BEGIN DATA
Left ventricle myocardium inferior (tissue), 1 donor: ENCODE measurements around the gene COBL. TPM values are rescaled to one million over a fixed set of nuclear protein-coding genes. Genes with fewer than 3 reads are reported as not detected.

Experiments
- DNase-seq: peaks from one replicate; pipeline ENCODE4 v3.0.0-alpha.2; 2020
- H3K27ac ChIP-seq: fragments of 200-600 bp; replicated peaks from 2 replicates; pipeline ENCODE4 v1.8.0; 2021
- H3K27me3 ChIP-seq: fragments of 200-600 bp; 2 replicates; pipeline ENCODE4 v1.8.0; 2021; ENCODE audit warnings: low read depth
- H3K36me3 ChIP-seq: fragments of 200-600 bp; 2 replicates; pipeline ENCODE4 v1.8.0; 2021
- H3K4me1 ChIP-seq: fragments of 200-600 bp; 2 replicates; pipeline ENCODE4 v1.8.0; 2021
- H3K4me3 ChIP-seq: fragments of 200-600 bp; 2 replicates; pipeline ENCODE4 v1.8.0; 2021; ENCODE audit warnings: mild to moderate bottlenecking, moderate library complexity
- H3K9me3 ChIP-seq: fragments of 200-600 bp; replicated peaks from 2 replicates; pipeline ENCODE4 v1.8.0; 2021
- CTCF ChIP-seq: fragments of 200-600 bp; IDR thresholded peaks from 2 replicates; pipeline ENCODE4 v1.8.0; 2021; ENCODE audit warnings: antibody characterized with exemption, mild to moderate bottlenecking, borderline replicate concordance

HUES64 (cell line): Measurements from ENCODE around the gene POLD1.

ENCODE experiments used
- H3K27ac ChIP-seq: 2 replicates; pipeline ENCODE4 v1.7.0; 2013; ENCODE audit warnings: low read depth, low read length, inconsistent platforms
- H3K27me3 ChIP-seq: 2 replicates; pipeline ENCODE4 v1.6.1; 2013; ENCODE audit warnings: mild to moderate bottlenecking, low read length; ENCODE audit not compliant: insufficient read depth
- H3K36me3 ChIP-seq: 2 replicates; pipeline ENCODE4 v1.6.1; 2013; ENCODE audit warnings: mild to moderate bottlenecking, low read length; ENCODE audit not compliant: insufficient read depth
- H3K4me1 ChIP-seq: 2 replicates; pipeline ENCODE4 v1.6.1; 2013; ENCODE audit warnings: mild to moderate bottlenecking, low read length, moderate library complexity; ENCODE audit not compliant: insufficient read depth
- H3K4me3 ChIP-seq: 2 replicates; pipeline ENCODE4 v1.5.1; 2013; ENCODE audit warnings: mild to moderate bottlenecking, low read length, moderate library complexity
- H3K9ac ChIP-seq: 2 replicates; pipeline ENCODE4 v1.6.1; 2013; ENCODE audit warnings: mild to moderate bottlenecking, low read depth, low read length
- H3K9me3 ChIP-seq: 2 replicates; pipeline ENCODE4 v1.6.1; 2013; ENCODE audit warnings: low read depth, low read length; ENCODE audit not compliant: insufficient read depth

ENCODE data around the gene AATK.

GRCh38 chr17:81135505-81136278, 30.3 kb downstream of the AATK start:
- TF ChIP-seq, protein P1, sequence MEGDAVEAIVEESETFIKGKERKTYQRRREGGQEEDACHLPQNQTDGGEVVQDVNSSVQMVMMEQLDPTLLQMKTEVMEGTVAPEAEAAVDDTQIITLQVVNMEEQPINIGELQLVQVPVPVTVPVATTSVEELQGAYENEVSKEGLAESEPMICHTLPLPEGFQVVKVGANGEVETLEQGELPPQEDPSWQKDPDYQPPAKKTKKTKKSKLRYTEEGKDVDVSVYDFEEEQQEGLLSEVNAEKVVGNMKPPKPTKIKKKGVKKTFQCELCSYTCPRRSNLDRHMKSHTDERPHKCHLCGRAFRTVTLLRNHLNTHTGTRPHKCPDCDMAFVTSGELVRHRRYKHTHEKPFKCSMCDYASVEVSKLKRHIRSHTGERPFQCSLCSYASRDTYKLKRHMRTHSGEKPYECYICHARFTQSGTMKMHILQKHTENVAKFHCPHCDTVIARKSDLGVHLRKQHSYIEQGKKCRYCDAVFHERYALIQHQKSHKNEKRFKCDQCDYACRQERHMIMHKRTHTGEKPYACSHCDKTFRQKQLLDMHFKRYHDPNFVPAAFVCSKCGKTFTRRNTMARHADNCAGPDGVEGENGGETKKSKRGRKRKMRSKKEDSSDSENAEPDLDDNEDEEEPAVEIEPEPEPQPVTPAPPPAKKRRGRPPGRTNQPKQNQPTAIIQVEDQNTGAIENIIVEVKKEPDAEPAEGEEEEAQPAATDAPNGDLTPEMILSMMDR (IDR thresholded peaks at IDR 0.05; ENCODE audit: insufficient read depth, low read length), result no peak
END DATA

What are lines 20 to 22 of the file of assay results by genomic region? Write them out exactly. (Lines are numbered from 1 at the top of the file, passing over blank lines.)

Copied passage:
ENCODE data around the gene AATK.

GRCh38 chr17:81135505-81136278, 30.3 kb downstream of the AATK start:
- TF ChIP-seq, protein P1, sequence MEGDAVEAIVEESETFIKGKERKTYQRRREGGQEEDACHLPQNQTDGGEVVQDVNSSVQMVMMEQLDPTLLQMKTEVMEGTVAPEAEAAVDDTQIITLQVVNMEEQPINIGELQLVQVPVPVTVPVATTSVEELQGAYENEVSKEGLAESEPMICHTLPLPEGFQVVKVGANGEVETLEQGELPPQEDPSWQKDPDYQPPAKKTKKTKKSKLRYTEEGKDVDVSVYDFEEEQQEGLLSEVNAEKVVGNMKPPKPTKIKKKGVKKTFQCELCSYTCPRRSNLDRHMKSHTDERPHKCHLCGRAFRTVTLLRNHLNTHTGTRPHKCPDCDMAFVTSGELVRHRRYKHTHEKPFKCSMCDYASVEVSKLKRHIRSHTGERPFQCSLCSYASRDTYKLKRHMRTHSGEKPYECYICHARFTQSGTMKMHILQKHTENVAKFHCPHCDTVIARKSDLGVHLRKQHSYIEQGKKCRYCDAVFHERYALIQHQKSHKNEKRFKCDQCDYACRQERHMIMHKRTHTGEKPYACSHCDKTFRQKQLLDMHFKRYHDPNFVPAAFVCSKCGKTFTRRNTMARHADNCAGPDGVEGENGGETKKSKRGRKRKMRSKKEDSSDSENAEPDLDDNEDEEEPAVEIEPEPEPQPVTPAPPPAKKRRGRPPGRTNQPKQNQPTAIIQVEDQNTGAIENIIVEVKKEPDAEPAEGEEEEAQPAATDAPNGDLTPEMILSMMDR (IDR thresholded peaks at IDR 0.05; ENCODE audit: insufficient read depth, low read length), result no peak